MILAN (Reuters) - A return to profit for troubled Italian bank Monte dei Paschi di Siena (BMPS.MI) added impetus to signs of a tentative recovery among the country’s battered lenders on Friday.
Italian banks have been laid low by a recession that pushed soured loans up to nearly one fifth of total lending, forcing them to write down debt for 138 billion euros ($165 billion)in the past five years — wiping out profits and capital in the process.
But an economic recovery has brought default rates among Italian companies back down to pre-crisis levels, easing the pressure on banks.
Monte dei Paschi reported better than expected first-quarter net profit of 188 million euros on reduced loan losses and cost cutting on Friday, sending its shares 15 percent higher.
“The surprise element in the earnings - which made you think we’re at a turning point - was the lower-than-expected loan losses,” said Pietropaolo Rinaldi, a fund manager at Anthilia Capital Partners in Milan.
“This was true for nearly all of the banks, from Monte dei Paschi to UniCredit and also mid-tier players such as BPER, the only exception was Banco BPM.”
“If the level of loan losses seen in this quarter is confirmed going forward I think we can safely say the worst is behind us,” he added.
Unable to raise cash from investors to fund a clean-up, Monte dei Paschi last year turned to the state for help and is now 68 percent owned by the government following an 8 billion euro rescue which also hit its bondholders.
The Tuscan bank has been for years the biggest threat to Italy’s financial stability and lingering concerns about its future had pushed its shares down 40 percent since they returned to trade in Milan in late October following a 10-month hiatus.
“We’re confident we’re back on track ... the first quarter is the first step of a journey which for all of us from now on is a different journey,” CEO Marco Morelli said.
Carige (CRGI.MI), a smaller rival which managed with difficulty to raise capital at the end of last year to stave off being wound down, also swung to a first-quarter net profit on Friday.
“Another striking element ... has been the ability to cut costs to counter weak revenues amid low interest rates. And on the background you have decent capital levels and falling bad loans - still high in some cases but rapidly falling bad loans,” Rinaldi said.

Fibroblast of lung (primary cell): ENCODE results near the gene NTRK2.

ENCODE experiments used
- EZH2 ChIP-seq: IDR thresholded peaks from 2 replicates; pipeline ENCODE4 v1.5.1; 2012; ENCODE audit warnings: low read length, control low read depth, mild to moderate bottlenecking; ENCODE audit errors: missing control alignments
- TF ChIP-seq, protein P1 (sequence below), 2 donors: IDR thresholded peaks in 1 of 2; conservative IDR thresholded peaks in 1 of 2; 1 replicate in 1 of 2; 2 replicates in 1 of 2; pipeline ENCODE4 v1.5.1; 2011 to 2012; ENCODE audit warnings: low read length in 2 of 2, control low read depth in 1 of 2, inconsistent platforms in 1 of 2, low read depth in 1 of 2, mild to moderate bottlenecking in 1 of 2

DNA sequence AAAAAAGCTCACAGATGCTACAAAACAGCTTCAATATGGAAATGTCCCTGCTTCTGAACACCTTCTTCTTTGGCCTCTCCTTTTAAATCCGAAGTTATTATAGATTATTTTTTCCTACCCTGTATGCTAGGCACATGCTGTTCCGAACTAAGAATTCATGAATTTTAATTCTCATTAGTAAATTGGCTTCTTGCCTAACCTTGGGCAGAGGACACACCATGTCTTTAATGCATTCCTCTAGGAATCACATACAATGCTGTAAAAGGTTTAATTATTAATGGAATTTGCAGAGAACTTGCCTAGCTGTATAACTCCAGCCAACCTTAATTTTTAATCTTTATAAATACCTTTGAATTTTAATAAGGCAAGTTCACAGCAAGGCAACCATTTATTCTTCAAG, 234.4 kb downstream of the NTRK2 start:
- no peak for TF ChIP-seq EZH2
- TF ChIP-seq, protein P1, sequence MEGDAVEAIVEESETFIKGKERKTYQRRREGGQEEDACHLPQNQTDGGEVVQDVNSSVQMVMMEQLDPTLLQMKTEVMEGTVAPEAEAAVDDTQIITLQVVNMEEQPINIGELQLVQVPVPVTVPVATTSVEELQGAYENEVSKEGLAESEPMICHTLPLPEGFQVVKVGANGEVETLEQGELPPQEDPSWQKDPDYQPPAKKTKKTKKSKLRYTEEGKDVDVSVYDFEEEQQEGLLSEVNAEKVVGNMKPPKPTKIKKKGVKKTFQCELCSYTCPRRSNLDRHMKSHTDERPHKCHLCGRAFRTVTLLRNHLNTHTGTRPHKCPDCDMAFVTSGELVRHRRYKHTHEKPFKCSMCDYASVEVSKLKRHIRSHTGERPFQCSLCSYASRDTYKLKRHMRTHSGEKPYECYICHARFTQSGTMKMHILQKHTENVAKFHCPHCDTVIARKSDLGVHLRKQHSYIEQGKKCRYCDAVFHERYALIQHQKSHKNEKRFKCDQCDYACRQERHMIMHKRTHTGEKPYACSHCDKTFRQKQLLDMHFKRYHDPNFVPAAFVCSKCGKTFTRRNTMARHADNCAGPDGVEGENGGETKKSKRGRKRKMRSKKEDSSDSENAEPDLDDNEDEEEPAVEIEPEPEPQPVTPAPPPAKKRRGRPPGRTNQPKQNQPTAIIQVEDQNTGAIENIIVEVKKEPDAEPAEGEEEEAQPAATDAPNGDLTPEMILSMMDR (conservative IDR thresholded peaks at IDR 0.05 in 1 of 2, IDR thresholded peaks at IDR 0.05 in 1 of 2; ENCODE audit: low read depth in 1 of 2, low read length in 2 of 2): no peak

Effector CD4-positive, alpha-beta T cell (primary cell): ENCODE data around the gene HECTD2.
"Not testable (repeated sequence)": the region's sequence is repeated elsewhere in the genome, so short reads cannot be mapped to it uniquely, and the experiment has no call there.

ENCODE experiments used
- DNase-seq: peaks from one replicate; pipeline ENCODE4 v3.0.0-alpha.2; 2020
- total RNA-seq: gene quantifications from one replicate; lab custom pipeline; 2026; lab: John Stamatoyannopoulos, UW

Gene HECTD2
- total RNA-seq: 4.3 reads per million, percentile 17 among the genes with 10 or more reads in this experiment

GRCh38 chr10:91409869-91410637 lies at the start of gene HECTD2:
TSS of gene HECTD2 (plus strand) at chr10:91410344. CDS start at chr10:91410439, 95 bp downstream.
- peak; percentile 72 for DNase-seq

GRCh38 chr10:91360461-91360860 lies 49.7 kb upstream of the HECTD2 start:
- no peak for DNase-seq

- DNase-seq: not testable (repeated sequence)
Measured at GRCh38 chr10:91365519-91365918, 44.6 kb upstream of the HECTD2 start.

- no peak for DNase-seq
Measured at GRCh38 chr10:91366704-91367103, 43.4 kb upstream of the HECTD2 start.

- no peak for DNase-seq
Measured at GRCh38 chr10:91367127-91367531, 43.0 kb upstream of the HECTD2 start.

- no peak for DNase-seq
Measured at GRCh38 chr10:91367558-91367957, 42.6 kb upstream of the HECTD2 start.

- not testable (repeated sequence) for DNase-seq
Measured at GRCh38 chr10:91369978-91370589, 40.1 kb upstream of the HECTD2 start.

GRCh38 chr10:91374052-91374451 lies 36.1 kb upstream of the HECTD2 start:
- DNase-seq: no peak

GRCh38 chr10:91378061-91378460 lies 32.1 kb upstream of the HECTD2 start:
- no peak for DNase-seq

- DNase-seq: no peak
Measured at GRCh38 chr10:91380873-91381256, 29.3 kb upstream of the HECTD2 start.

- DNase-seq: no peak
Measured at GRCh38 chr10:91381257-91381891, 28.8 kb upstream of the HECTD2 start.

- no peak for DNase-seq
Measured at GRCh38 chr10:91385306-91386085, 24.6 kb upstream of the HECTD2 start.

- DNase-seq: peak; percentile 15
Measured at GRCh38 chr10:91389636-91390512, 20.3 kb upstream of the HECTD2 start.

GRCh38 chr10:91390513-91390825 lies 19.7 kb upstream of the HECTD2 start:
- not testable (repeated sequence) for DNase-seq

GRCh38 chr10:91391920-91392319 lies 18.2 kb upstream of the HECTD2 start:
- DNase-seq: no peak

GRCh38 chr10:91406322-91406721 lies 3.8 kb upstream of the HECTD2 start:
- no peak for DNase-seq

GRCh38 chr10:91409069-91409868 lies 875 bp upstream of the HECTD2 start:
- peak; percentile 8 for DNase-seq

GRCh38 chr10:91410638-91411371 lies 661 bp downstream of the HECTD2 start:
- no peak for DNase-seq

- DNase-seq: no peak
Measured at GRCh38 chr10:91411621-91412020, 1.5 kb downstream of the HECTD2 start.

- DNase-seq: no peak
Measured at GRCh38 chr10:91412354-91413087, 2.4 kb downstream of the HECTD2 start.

With the exception of Intesa, Italian banks trade below their book value as investors feared they may need to raise capital to shed soured debts.
The discount versus European peers however has been narrowing as sales of bad debts have finally gained steam after stalling for years as banks were reluctant to sell at a loss.
Italy’s banking index .FTIT8300 has gained 13 percent so far this year against a near 3 percent drop in the wider European sector .SX7P.
Yielding to regulatory demands, all major Italian banks raised their bad loan reduction targets at the end of last year, stepping up writedowns under a favorable phase-in regime linked to a new accounting rule kicking in this year.
“Italian banks continued to re-rate ... despite ongoing political uncertainties and the lack of a government,” Credit Suisse analysts said.
“The market is giving credibility to the more ambitious non-performing loan disposal plans.”
Monte dei Paschi on Thursday completed a jumbo 24 billion euro bad loan securitization sale. CEO Morelli said on Friday the bank would look to lower its soured loans to around 10 percent of total lending by 2021, improving on a previous 13 percent target.
After shedding 75 billion euros in soured debts from a post-recession peak of 360 billion euros, Italian banks in aggregate still held problematic loans equivalent to 15 percent of total lending in December — three times the European average.
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Editing by Keith Weir